- Dashboarding • Build and maintain dashboards and reports in order to democratise data usage across organisation.
- Identify areas of opportunities • Find actionable insights through funnels, cohort analyses, user segmentation, retention analyses and models to help product growth.
- Data storytelling • Present data-informed findings and insights in a concise and well-communicated manner.
- Product Growth • Understand growth funnels, growth loops, acquisition and how to measure them.
- Data Analysis • Advanced experience in SQL, Microsoft Excel and event-based tracking tracking (e.g. Mixpanel, Adjust, Google Analytics, Segment).
- Dashboarding • Experience with data warehouses (e.g. Snowflake, BigQuery, Redshift) and data visualisation tools (e.g. Looker, Tableau, Google Data Studio).
- Analytics • Working knowledge of analytics (e.g. significance, regressions, hypothesis testing).
- Good communication • Cross-functional knowledge and ability to synthesise and present complex analyses in an easy to understand way. English fluency.
- We've looked into growth-focused data analyst roles from TikTok, Substack, Grubhub, Vimeo, Gitlab, Cleo AI, Affirm and more.
When do you need a Growth Data Analyst?
It depends on your type of business and, most importantly, how you acquire users.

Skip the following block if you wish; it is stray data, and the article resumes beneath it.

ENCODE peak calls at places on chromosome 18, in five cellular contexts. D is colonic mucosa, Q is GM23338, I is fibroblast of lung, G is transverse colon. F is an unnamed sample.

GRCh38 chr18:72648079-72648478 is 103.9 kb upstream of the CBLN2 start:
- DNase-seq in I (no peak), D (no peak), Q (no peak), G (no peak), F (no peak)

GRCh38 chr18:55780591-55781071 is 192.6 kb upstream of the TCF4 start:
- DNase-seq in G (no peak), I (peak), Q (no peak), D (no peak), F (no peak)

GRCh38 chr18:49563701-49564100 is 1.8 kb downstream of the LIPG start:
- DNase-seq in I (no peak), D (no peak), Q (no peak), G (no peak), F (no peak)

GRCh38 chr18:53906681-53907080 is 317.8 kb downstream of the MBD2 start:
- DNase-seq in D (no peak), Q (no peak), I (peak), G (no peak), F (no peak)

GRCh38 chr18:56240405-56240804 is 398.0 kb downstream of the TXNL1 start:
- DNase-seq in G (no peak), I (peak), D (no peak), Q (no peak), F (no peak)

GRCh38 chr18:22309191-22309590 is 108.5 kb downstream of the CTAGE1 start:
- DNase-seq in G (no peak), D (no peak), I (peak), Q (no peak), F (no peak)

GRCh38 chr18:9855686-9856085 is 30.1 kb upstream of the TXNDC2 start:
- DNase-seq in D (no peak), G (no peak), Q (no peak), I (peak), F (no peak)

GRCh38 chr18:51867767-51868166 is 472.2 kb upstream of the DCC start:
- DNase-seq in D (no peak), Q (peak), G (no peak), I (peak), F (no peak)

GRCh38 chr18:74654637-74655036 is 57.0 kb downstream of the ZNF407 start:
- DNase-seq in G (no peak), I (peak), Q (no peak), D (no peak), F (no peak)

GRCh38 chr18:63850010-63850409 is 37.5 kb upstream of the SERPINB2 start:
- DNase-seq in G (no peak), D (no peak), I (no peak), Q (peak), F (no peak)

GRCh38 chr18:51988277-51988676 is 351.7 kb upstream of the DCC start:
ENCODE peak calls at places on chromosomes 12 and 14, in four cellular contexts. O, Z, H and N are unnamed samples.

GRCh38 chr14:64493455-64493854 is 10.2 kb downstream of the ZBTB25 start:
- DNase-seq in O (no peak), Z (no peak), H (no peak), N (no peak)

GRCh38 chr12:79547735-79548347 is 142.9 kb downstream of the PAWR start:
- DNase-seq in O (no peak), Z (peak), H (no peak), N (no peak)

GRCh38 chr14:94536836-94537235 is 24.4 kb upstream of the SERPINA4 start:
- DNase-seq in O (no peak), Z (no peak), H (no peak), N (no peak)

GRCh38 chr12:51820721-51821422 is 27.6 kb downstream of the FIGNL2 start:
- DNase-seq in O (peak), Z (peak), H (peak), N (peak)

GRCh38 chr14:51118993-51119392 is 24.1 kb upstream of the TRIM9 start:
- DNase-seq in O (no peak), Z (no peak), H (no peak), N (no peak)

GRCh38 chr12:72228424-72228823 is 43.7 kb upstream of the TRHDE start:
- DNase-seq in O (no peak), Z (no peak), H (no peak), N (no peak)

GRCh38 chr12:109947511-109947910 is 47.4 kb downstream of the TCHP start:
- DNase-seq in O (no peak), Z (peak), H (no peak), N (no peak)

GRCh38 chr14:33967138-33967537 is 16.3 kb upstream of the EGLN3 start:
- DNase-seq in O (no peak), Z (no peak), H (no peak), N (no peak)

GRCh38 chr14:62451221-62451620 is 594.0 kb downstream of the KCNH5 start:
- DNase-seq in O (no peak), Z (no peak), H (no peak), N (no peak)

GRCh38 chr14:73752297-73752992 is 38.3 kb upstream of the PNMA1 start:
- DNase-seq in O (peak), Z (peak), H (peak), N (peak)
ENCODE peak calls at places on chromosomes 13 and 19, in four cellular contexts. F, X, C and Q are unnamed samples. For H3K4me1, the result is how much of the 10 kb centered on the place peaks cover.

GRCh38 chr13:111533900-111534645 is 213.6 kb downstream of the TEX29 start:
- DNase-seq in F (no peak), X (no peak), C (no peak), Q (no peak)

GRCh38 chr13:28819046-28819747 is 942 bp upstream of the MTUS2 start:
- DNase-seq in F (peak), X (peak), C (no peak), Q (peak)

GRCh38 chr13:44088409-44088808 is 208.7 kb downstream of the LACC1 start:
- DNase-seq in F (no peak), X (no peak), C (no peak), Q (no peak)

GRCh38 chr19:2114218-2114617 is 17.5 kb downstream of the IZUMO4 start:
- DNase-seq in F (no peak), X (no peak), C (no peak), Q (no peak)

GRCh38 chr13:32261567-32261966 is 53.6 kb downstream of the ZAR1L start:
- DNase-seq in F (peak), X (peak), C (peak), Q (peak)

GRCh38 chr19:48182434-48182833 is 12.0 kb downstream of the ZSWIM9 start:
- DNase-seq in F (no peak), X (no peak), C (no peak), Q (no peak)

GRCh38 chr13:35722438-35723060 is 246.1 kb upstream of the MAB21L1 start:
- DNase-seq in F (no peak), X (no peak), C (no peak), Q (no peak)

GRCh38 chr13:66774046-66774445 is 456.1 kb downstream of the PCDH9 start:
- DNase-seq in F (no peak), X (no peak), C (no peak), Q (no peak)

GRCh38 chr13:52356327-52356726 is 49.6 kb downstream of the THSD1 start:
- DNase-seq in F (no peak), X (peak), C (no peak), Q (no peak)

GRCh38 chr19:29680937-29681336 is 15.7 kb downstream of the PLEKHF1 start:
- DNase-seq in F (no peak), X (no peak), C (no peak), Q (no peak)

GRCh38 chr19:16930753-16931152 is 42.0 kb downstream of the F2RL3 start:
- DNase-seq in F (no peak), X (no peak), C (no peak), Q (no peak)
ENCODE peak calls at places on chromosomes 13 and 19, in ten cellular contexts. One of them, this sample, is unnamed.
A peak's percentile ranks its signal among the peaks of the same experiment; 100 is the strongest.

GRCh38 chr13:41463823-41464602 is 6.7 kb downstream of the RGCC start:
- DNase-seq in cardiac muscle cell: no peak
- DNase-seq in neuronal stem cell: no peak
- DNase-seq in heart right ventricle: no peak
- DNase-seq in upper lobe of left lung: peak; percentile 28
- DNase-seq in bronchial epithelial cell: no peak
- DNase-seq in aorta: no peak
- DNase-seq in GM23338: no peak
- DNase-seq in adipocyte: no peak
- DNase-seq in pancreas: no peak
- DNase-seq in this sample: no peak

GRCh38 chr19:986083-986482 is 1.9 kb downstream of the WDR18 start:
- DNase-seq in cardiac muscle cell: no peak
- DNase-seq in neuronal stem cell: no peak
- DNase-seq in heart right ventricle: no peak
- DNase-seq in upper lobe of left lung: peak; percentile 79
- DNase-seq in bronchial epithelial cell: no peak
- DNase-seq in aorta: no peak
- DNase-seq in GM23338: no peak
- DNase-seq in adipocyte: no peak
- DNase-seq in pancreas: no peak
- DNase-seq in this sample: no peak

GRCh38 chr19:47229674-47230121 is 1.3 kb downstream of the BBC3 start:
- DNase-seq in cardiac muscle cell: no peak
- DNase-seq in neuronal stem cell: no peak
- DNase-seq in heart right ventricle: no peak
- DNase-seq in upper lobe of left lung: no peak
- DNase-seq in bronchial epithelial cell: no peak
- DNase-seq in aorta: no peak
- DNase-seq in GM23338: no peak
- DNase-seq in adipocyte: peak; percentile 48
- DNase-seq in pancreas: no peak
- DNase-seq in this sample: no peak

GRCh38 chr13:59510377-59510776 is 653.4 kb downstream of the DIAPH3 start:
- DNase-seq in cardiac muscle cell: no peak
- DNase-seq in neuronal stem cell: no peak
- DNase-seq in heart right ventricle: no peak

Revenue growth insights for enterprise software, for example, usually comes first hand from prospects (through sales) and customers (through customer success or account managers). For those types of businesses, a Growth Data Analyst won't be a necessary hire until they've hit a certain threshold in number of customers. Only then the data starts to provide insights that can shape product but that can't be gathered from customers directly.
For B2C or bottoms-up B2B SaaS, the story is entirely different. Since they have more customers (and more customers' data) and less contact with their users/leads, this hire is a top priority. Data is the main engine to measure how their marketing is functioning and what's stopping users from activating or up-selling.